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The Hub of Your Home Security: Your Home Network and Router

Most of us assume the internet equipment from our internet service provider (ISP) is secured and safe to use. This is not always the case. Many ISP-provided routers come only with the most basic of protections installed. Security experts recommend buying your own router and setting up its security yourself. But whether you choose to use your ISP’s equipment or buy your own, there are some basic things you can do to ensure you’re safe while using it.

Remember: most household networks host an array of devices all linked to the internet through the home router. You should check the security of each device that connects to the web through your home network, and don’t forget the crucial step of protecting your home network itself.

The First Step
Before you begin, make sure you are working from a malware-free computer. Also, make sure all of your internet-enabled devices have the latest operating system, web browsers and security software. This includes mobile devices that access your wireless network. Every device is different, and some devices, like smartphones, are easy to update. Others, like a wireless-enabled appliance, might be a little harder to update. Do your homework, and if you can’t figure out how to update or secure a device, you might think twice about connecting it to your network.

Secure Your Wireless Router
The following are the most effective steps to secure your router. In some cases, depending on your equipment, completing a task may prove difficult. In the end, the time spent will be worth the hassle, though.

  • Change the name of your router. The default ID—called a “service set identifier” (SSID) or “extended service set identifier” (ESSID)—is assigned by the manufacturer. Change your router to a name that is unique to you and won’t be easily guessed by others. Think of your router’s name as a password and make it complex and seemingly unrelated to you.
  • Change the preset password on your router. Leaving a default password unchanged makes it much easier for hackers to access your network. You should change it as soon as possible. One example of a strong password is a sentence that is at least 12 characters long. Focus on positive sentences or phrases that you like to think about and are easy to remember (for example, “Ilovecountrymusic.”). Better still, use a complex, 12 to 16 character password consisting of letters (upper- and lowercase), symbols and numbers (“1L0veCountryMu51c”). Then, store that password in a password vault.
  • Review your security options. When choosing your router’s level of security, opt for WPA2, if available, or WPA. These levels are more secure than the WEP option.
  • Create a guest password. Some routers allow for guests to use networks via separate guest passwords. If you have many visitors to your home, it’s a good idea to set up a guest network.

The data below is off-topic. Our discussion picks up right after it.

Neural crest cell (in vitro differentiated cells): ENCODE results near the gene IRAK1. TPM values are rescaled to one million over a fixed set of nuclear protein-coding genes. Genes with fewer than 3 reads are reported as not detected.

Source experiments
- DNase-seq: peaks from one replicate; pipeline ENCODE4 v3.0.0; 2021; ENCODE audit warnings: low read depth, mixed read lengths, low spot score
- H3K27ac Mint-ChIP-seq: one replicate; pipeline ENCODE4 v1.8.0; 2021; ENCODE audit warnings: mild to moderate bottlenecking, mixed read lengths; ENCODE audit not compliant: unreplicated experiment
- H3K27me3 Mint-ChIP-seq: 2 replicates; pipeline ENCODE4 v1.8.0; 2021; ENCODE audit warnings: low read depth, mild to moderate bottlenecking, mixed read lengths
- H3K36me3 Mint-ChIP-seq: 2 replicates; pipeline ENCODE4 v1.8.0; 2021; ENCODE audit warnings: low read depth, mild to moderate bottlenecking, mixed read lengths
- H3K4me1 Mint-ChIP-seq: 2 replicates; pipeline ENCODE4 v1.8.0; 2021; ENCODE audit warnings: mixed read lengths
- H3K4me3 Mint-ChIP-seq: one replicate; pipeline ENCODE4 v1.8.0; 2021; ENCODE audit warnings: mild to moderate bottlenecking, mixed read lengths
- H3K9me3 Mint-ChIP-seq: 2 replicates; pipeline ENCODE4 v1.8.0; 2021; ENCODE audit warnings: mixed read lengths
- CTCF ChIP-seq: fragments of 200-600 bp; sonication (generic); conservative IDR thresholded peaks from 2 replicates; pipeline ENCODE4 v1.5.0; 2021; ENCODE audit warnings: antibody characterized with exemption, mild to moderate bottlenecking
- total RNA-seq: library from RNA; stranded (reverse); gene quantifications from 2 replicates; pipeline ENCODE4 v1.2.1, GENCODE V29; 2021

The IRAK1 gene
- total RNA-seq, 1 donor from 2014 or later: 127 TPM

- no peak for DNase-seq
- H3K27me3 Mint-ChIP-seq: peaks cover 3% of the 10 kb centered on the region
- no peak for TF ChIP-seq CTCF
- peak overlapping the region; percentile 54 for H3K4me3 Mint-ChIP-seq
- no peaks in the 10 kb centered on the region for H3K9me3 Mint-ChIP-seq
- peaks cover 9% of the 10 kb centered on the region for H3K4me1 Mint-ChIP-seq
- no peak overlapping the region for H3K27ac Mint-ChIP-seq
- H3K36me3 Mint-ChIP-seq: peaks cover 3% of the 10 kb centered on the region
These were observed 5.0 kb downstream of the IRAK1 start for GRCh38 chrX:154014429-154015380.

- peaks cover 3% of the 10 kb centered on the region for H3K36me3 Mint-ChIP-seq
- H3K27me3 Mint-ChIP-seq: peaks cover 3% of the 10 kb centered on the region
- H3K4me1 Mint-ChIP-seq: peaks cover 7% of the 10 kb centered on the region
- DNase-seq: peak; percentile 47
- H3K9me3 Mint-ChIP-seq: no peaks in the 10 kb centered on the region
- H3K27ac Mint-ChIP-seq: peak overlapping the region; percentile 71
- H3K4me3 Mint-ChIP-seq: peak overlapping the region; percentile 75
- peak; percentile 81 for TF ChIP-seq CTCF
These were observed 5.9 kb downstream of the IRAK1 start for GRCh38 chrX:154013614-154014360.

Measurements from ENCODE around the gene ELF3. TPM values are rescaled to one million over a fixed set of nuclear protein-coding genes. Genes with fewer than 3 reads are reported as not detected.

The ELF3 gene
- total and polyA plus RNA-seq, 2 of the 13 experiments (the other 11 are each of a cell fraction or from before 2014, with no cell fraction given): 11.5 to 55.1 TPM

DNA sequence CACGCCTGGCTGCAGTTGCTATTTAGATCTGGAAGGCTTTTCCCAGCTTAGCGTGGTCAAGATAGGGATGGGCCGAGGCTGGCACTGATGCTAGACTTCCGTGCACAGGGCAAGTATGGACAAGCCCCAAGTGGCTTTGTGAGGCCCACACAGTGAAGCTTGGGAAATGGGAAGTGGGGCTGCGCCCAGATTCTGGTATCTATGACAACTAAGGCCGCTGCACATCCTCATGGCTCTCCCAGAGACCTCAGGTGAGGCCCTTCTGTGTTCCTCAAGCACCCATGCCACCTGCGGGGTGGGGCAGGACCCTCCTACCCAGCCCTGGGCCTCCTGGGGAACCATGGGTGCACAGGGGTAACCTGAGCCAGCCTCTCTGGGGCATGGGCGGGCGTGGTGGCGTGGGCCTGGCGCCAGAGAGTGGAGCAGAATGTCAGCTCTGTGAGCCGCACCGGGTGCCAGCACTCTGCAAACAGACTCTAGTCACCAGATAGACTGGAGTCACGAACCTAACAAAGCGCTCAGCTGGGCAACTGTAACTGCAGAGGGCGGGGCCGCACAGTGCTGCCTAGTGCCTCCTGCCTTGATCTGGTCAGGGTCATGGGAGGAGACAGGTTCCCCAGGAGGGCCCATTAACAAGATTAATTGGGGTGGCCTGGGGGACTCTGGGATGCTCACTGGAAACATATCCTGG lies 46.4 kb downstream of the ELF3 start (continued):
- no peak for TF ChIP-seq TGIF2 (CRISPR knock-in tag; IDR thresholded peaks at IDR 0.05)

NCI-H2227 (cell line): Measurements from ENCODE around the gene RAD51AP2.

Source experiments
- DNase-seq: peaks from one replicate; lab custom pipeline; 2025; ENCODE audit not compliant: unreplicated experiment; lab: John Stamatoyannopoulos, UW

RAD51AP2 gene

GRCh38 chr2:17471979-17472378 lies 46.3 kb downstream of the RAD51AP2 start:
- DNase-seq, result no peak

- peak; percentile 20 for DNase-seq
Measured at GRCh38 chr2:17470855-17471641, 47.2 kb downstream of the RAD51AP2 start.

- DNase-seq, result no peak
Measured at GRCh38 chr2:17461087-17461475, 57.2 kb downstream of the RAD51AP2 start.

• Use a firewall. Firewalls help keep hackers from using your device to send out your personal information without your permission. While antivirus software scans incoming email and files, a firewall is like a guard, watching for attempts to access your system and blocking communications with sources you don’t permit. Your operating system and/or security software likely comes with a pre-installed firewall, but make sure you turn on these features.

How Do I Access My Router’s Settings?
You log in to your wireless router just like a web page, and you do so through a web browser. Complete the following steps:

  • In the address field, type your router’s IP address. This can be found on the router itself. Most routers’ address is 192.168.1.1, but that's not always the case, and you should confirm the address first.
  • To confirm your router’s address in Windows, type CMD in the search function to the right of the windows icon in the application tray at the bottom of the screen. This will open a command prompt window. At that window, type ipconfig and press Enter. Scroll up until you see a setting for Default Gateway under Wi-Fi. That's your router, and the number next to it is your router's IP address.
  • Type your router’s address into a web browser’s address field, and you should be asked for your router’s username and password. You should have set these up when you first activated your equipment, or these credentials may be listed on the equipment itself.
  • Can’t remember your password? Hopefully your router offers a password recovery feature. If it doesn’t, try Googling for your router’s name along with “default username and password.” Still can’t get in? That means the credentials were indeed reset from factory settings. Once you have the factory credentials for your make and model, you’ll need to do a hardware reset. Most routers will have a small button on the bottom which can be pushed with a pin or other long, small item. Push in that button, hold it for 10 seconds, release and try to log in again.

Once you access your router’s settings, refer back to the suggestions in “Secure Your Wireless Router,” above, to ensure your router is properly secured.



Note: Portions of this story came from the PC Magazine story “How to Access Your Wi-Fi Router’s Settings” and from staysafeonline.org’s “Securing Your Home Network.”

 


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